Given that in the pictorial production ofWassily Kandinskythe titles of his works tend to be very aseptic and are sometimes repeated from one canvas to another, it is usual that are numbered. For this reason, this oil painting made by the Russian painter in 1914 and currently housed in the Thyssen Bornemisza Museum in Madrid has the full title: Painting with three stains, no. 196.
Kandinsky's Three Stain Painting
By that time, Kandinsky had reached absolute abstraction and had materialized his desire to create images that only had an equivalent in music, that is, that were far from the reality, and yet they were able to express and provoke emotions in everyone who contemplated them. Without forgetting that in many works of this creator there is a certain mystical or spiritual aspiration, something that is manifested here with that set of large oval-shaped spots, which are three, the divine number par excellence.
He always attributed a mystical function to art. After all, under the prism of it, the forms should not be identified, but rather they are the expression of an inner content, it seeks to show the emotion of the artist's soul to precisely provoke the soul of the viewer. In some way it can be said that the enigmatic and mystical creation in Kandinsky is reflected in unique shapes and colors, which can only arise from his personality. Neverthelessthey end up acquiring a concrete meaning when someone sees them and receives those emotions.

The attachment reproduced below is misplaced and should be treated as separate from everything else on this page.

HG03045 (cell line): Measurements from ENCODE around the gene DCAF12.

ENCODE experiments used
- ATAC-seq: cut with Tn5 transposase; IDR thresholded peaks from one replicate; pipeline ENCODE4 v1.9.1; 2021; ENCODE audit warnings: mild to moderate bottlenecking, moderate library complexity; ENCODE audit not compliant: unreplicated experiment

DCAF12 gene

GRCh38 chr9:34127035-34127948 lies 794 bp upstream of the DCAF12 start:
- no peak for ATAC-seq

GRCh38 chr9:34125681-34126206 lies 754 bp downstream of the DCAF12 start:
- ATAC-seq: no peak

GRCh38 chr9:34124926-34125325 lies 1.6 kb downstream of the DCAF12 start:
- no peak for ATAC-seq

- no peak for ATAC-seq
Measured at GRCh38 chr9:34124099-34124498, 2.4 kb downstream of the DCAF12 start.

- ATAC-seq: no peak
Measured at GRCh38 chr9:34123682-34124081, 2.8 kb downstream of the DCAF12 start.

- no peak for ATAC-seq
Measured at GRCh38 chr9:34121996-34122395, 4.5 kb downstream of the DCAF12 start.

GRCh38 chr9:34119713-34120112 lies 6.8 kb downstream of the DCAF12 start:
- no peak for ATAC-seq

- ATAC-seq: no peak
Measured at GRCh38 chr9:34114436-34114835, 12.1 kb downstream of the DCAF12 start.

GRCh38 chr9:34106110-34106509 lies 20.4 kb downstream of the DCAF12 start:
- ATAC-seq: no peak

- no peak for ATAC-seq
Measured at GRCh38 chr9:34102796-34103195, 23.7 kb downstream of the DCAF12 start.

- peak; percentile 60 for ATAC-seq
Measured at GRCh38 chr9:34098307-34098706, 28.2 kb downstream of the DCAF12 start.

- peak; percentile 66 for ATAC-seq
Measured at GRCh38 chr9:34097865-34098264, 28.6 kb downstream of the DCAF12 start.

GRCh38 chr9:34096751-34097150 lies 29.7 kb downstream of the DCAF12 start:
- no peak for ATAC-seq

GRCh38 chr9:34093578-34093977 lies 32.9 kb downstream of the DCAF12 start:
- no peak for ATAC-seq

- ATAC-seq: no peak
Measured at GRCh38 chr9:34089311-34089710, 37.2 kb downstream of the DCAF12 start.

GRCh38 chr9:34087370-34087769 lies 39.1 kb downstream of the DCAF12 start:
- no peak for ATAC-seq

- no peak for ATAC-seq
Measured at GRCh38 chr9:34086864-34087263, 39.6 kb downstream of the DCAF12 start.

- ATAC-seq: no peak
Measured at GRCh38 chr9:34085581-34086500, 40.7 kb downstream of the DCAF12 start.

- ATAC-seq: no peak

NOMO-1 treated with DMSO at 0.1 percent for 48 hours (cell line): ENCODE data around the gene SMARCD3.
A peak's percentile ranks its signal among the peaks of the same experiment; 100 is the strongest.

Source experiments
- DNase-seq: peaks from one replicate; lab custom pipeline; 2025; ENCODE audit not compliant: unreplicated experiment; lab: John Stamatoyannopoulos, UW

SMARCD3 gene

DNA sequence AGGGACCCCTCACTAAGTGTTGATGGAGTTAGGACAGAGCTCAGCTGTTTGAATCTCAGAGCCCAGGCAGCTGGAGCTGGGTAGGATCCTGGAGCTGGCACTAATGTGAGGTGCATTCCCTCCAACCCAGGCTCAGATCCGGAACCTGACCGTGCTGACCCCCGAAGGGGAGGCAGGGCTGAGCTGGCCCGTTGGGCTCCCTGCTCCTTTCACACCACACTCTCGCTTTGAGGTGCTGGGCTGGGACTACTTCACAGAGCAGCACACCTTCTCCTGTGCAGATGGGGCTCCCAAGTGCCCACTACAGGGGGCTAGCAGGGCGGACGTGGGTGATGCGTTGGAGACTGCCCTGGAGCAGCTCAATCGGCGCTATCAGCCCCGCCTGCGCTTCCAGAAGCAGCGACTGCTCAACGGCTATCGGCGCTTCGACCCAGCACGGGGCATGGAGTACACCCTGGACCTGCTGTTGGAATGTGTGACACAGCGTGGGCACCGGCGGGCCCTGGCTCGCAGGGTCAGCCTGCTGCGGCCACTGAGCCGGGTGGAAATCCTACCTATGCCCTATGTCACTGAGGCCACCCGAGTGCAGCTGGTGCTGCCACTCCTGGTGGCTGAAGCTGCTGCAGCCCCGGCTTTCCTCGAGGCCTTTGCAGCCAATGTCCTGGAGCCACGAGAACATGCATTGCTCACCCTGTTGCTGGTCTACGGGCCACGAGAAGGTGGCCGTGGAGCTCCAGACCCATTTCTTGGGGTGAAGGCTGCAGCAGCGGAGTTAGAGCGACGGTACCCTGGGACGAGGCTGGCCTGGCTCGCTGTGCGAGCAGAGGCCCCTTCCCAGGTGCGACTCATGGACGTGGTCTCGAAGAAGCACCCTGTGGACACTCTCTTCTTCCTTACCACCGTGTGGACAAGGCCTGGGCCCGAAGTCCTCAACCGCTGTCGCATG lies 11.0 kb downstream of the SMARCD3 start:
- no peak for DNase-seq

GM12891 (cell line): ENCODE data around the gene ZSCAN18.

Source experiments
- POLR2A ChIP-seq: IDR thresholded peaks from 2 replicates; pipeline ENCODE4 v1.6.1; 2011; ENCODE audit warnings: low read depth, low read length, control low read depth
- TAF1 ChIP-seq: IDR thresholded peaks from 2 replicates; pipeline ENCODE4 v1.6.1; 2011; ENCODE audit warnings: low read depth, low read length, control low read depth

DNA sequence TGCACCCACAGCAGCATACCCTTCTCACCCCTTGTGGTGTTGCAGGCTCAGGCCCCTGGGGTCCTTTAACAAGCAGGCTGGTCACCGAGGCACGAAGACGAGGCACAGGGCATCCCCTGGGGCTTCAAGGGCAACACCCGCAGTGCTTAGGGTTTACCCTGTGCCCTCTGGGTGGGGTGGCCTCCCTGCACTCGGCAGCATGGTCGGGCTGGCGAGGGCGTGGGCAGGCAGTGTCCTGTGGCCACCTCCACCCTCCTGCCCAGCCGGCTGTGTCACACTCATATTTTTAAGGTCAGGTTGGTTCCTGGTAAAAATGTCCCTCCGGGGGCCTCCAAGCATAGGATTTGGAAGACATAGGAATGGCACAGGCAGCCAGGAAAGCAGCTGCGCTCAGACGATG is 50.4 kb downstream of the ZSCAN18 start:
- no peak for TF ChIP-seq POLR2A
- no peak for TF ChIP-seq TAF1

That spiritual conception of art, something to which the painter even dedicated a book, is present in all of his artistic production and even more so in works like these to which a religious link has been added. And it is that here the number three, the combination of rhythms in shapes and colors, or the indications that are seen in the previous sketches of the canvas seem to indicate that Kandinsky wanted to show something similar to the creation of the cosmos.
However, not all interpreters of abstract art describe it with this religious nuance, and some want to see here a representation of the tense pre-war climate that gripped Europe at the time. In fact, shortly after the canvas was finished in Munich, the World War I broke out.
Graphically we can describe the canvas as the representation of fluctuating shapes and very powerful colors, shapes that overlap each other and that come to cover the entire canvas. However, despite the shapelessness of the whole, the three ovoid spots in blue, green and red are striking.